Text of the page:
Similar to a Trump presidency, I have no idea how this new podcast idea will play out. Who knows what he’ll do next? He’s leaving us in suspense, remember? My game plan is to speak out again, and again, and again because I care about this country and the people who live here, and to find and support people who need a friend during this wild ride. I remember the Bush years and they were brutal. My greatest hope for this podcast idea is that it will be a port in the storm where together we can ride out the mayhem while we try to right the ship.

Wonder: The Daily Show (The Book): An Oral History as Told by Jon Stewart, the Correspondents, Staff and Guests

We forget that Jon Stewart’s time at The Daily Show wasn’t all wine and roses. Personally, I didn’t become a fan until after those first bumpy years so I never knew that it was anything but the societal lightning rod it now is.

I didn’t know Jon Stewart had failed so badly in his early years. I didn’t know that if The Daily Show with Jon Stewart had failed, then he likely would have never been heard from again. I didn’t know any of that when I began the book and in the first handful of pages, on page one actually, he lays all of that out in no uncertain terms.

And that’s why he’s so loved by so many—for his raw honesty, his bravery, his unapologetic, educated opinions, for his desire to be as intelligent as he is funny, for his integrity, and for his uncompromising optimism heavily influenced by his deep knowledge of history. This book, told from Jon Stewart’s perspective and the perspectives of the show’s writer, actors, and producers, is a reminder to all of us that we have all lived through dark days—as individuals and as a society.

It’s the perfect time for this message as we head into what could be another sad and fearful chapter in our nation’s news and government. I miss Jon Stewart’s voice in the national conversation. I didn’t even realize how much I missed him until I read this book. Reading this book was like visiting an old friend: I’m so glad to hear from him and after 444 pages, I am also sad, again, to see him go.

This just in: What Andy Rooney learned and shared with us

Andy Rooney

Andy Rooney

I was and still am a big fan of Andy Rooney’s essays. The quintessential curmudgeon, he was honest, funny, and poignant all in the same breath. Here is an essay of his that’s always been one of my favorites.

I’ve Learned

  • I’ve learned … That the best classroom in the world is at the feet of an elderly person.
  • I’ve learned … That when you’re in love, it shows.
  • I’ve learned … That just one person saying to me, “You’ve made my day!” makes my day.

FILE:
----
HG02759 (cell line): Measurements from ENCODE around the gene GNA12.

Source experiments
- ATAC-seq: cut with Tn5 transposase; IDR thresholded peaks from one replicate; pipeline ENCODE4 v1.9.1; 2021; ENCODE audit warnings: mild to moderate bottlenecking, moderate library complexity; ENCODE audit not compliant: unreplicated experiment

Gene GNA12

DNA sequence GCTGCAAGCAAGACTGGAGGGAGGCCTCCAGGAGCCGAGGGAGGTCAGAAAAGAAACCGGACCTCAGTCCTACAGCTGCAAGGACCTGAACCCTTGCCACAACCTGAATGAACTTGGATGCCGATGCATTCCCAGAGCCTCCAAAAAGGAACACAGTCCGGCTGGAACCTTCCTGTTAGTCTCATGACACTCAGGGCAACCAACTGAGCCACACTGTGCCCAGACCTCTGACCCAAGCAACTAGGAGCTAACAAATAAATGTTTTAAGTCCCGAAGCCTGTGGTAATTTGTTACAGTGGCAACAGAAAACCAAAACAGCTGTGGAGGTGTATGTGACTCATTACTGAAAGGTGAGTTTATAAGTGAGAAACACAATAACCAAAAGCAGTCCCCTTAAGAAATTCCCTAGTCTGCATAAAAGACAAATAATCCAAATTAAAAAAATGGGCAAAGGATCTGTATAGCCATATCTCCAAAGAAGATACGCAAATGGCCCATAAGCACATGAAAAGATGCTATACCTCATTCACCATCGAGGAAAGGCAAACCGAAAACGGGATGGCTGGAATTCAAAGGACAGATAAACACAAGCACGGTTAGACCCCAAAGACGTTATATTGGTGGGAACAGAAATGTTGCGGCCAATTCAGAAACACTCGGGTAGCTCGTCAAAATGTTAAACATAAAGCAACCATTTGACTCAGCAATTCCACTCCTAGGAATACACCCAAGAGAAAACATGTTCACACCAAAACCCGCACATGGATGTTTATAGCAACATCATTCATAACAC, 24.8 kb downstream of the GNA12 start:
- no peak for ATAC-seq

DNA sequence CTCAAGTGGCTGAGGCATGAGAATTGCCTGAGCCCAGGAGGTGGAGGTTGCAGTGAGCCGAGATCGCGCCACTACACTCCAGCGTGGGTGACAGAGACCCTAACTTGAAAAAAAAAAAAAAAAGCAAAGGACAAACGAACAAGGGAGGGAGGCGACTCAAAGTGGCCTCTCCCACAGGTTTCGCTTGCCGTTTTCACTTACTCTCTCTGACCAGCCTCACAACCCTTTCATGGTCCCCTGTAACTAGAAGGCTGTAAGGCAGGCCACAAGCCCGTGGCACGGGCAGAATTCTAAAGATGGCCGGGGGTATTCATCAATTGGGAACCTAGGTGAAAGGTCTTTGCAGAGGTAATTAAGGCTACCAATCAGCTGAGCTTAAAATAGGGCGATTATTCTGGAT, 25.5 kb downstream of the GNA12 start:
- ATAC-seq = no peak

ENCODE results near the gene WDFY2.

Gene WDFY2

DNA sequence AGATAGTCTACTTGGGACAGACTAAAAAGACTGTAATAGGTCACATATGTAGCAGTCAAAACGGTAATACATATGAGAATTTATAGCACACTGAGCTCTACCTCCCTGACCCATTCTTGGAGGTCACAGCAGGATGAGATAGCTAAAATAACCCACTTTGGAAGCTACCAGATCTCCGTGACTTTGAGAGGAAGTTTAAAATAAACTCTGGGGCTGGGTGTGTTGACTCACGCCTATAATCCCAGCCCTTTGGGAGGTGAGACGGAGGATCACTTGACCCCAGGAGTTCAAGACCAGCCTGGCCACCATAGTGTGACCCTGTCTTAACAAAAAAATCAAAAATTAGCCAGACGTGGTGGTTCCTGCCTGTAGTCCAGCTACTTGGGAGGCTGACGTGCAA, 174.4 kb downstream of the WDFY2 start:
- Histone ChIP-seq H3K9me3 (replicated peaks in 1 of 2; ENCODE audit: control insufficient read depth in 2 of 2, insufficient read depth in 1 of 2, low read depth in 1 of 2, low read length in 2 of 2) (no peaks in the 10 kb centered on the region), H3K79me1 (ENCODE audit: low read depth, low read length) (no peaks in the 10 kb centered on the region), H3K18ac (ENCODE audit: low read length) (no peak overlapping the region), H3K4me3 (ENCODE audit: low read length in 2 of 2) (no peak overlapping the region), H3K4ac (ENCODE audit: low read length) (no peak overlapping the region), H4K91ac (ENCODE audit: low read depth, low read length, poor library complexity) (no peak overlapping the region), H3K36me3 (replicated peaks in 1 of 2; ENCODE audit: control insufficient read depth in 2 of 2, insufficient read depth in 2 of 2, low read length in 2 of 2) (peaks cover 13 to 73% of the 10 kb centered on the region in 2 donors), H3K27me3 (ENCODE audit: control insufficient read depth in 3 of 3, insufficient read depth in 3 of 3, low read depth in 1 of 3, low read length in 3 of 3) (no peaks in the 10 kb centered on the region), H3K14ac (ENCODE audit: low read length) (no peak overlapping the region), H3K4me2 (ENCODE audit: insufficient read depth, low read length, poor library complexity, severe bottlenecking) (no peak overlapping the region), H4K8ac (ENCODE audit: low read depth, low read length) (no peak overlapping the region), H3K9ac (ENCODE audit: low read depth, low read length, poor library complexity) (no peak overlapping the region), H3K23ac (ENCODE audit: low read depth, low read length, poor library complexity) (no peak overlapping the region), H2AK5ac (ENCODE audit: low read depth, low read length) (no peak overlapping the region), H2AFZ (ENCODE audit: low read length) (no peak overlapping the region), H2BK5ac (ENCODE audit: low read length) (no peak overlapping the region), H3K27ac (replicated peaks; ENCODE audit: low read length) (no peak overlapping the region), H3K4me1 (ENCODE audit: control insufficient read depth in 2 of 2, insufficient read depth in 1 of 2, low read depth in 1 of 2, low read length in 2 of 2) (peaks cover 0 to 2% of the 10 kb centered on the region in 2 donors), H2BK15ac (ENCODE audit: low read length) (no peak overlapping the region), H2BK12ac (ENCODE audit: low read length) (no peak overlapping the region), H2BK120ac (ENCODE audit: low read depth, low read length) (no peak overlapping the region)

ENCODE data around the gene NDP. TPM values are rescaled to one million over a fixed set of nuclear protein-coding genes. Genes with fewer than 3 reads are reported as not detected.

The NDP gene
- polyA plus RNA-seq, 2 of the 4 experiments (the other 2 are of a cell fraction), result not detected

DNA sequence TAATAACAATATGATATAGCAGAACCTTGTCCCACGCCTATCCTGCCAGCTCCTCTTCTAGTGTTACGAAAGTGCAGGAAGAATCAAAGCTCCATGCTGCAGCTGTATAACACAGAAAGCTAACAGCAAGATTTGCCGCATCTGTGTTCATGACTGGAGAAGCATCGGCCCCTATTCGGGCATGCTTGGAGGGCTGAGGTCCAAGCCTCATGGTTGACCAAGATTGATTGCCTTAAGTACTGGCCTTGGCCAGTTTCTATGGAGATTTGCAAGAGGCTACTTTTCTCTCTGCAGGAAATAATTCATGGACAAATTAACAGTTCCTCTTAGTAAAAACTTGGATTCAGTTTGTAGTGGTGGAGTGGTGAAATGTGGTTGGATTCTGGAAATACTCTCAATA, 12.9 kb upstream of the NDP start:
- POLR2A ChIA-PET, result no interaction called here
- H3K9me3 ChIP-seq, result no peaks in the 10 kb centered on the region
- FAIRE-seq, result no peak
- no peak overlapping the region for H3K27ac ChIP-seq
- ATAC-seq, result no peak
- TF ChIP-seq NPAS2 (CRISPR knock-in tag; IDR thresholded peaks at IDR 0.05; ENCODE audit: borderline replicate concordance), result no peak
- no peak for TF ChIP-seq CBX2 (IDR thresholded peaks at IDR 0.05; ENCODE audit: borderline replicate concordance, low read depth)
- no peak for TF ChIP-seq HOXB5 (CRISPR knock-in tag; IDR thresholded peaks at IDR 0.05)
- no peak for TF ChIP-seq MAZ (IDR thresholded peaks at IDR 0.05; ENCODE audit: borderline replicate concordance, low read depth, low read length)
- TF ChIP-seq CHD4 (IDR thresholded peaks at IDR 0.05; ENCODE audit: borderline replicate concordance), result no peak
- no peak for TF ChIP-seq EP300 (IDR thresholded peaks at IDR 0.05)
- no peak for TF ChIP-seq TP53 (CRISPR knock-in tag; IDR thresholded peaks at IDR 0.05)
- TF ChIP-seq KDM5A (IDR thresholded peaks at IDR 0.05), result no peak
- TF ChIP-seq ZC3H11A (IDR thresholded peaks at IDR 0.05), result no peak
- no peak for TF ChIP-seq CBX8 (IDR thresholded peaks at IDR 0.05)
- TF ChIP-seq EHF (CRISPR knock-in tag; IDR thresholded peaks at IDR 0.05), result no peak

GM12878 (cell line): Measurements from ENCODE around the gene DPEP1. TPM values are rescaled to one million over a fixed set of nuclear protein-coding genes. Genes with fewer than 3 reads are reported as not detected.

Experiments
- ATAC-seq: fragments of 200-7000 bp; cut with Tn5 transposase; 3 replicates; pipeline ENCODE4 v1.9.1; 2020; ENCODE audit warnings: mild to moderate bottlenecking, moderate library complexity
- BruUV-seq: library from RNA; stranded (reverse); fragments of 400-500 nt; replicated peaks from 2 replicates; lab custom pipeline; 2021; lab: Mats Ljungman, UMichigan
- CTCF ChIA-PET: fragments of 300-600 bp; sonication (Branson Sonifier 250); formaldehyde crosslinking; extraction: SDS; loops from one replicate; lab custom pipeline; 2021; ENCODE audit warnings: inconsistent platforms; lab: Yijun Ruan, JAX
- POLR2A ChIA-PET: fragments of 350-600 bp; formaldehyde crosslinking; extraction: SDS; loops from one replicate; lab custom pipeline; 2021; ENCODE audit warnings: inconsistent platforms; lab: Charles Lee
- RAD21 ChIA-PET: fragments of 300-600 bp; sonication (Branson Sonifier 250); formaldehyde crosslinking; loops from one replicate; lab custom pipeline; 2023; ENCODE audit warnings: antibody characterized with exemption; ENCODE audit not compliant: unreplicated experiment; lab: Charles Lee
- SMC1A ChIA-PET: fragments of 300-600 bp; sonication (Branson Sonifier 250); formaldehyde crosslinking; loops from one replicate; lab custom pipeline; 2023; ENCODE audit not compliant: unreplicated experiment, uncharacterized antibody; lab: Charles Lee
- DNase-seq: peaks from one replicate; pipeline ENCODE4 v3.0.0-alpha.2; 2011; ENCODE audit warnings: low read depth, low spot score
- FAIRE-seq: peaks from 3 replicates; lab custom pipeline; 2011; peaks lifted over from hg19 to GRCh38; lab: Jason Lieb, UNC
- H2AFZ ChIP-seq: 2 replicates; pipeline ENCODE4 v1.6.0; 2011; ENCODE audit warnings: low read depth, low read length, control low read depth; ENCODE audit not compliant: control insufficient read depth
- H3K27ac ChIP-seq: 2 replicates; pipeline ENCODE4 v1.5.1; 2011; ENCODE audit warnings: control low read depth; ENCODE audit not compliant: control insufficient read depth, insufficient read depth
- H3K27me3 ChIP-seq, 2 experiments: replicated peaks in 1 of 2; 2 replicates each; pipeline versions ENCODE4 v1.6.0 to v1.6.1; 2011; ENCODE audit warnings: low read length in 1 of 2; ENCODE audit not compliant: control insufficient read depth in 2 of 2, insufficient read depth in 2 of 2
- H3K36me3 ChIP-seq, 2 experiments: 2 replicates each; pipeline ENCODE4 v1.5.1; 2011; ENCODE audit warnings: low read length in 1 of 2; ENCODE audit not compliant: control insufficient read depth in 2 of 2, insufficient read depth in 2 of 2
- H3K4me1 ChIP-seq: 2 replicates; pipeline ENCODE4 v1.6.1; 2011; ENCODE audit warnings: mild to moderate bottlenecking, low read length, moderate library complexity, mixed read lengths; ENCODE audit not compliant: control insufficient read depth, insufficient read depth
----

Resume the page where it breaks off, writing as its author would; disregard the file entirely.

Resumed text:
• I’ve learned … That having a child fall asleep in your arms is one of the most peaceful feelings in the world.
  • I’ve learned … That being kind is more important than being right.
  • I’ve learned … That you should never say no to a gift from a child.
  • I’ve learned … That I can always pray for someone when I don’t have the strength to help him in some other way.
  • I’ve learned … That no matter how serious your life requires you to be, everyone needs a friend to act goofy with.
  • I’ve learned … That sometimes all a person needs is a hand to hold and a heart to understand.
  • I’ve learned … That simple walks with my father around the block on summer nights when I was a child did wonders for me as an adult.
  • I’ve learned … That life is like a roll of toilet paper. The closer it gets to the end, the faster it goes.
  • I’ve learned … That we should be glad God doesn’t give us everything we ask for.
  • I’ve learned … That money doesn’t buy class.
  • I’ve learned … That it’s those small daily happenings that make life so spectacular.
  • I’ve learned … That under everyone’s hard shell is someone who wants to be appreciated and loved.
  • I’ve learned … That the Lord didn’t do it all in one day. What makes me think I can?
  • I’ve learned … That to ignore the facts does not change the facts.
  • I’ve learned … That when you plan to get even with someone, you are only letting that person continue to hurt you.
  • I’ve learned … That love, not time, heals all wounds.
  • I’ve learned … That the easiest way for me to grow as a person is to surround myself with people smarter than I am.
  • I’ve learned … That everyone you meet deserves to be greeted with a smile.
  • I’ve learned … That there’s nothing sweeter than sleeping with your babies and feeling their breath on your cheeks.
  • I’ve learned … That no one is perfect until you fall in love with them.
  • I’ve learned … That life is tough, but I’m tougher.
  • I’ve learned … That opportunities are never lost; someone will take the ones you miss.
  • I’ve learned … That when you harbor bitterness, happiness will dock elsewhere.
  • I’ve learned … That I wish I could have told my dad that I love him one more time before he passed away.
  • I’ve learned … That one should keep his words both soft and tender, because tomorrow he may have to eat them.
  • I’ve learned … That a smile is an inexpensive way to improve your looks.
  • I’ve learned … That I can’t choose how I feel, but I can choose what I do about it.
  • I’ve learned … That when your newly born grandchild holds your little finger in his little fist, that you’re hooked for life.
  • I’ve learned … That everyone wants to live on top of the mountain, but all the happiness and growth occurs while you’re climbing it.
  • I’ve learned … That it is best to give advice in only two circumstances: when it is requested and when it is a life-threatening situation.
  • I’ve learned … That the less time I have to work with, the more things I get done.